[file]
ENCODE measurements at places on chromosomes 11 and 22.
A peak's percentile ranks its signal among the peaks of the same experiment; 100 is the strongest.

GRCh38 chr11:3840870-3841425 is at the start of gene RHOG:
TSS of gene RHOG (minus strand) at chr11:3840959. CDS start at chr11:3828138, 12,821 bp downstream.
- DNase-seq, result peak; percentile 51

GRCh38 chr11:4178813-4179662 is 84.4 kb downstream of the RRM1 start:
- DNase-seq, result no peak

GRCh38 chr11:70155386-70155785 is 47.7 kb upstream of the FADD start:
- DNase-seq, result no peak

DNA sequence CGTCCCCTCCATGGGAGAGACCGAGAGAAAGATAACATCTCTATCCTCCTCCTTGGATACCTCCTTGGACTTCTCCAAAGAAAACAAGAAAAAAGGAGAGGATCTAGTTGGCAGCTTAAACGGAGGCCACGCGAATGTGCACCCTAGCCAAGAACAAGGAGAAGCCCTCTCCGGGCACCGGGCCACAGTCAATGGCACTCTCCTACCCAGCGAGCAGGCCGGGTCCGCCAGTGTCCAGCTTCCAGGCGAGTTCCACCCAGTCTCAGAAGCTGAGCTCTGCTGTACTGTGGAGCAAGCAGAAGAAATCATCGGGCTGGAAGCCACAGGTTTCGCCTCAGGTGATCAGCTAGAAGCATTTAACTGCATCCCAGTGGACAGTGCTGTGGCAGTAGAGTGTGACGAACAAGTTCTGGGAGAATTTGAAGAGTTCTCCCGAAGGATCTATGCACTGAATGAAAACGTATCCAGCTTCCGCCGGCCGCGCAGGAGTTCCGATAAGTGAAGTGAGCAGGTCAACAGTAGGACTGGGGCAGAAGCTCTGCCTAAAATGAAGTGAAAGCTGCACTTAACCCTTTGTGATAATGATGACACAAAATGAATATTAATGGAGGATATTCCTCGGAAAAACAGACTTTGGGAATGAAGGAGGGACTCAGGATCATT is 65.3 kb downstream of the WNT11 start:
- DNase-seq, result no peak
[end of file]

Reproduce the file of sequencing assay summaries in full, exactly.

ENCODE measurements at places on chromosomes 11 and 22.
A peak's percentile ranks its signal among the peaks of the same experiment; 100 is the strongest.

GRCh38 chr11:3840870-3841425 is at the start of gene RHOG:
TSS of gene RHOG (minus strand) at chr11:3840959. CDS start at chr11:3828138, 12,821 bp downstream.
- DNase-seq, result peak; percentile 51

GRCh38 chr11:4178813-4179662 is 84.4 kb downstream of the RRM1 start:
- DNase-seq, result no peak

GRCh38 chr11:70155386-70155785 is 47.7 kb upstream of the FADD start:
- DNase-seq, result no peak

DNA sequence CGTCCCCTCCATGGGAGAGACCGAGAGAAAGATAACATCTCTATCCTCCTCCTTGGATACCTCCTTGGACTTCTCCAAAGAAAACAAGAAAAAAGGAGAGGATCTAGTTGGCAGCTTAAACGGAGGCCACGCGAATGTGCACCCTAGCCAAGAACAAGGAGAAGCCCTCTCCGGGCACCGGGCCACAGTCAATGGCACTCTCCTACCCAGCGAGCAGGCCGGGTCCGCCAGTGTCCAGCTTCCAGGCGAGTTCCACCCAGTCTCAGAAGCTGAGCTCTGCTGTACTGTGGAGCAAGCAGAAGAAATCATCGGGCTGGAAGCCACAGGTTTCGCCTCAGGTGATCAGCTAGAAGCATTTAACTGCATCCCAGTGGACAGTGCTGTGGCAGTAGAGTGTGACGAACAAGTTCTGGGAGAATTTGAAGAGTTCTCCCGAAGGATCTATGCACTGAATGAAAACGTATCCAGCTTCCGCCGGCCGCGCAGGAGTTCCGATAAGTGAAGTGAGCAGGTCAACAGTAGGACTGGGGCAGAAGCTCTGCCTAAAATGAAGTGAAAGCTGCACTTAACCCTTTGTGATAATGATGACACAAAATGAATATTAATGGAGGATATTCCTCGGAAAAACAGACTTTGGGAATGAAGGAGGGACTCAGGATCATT is 65.3 kb downstream of the WNT11 start:
- DNase-seq, result no peak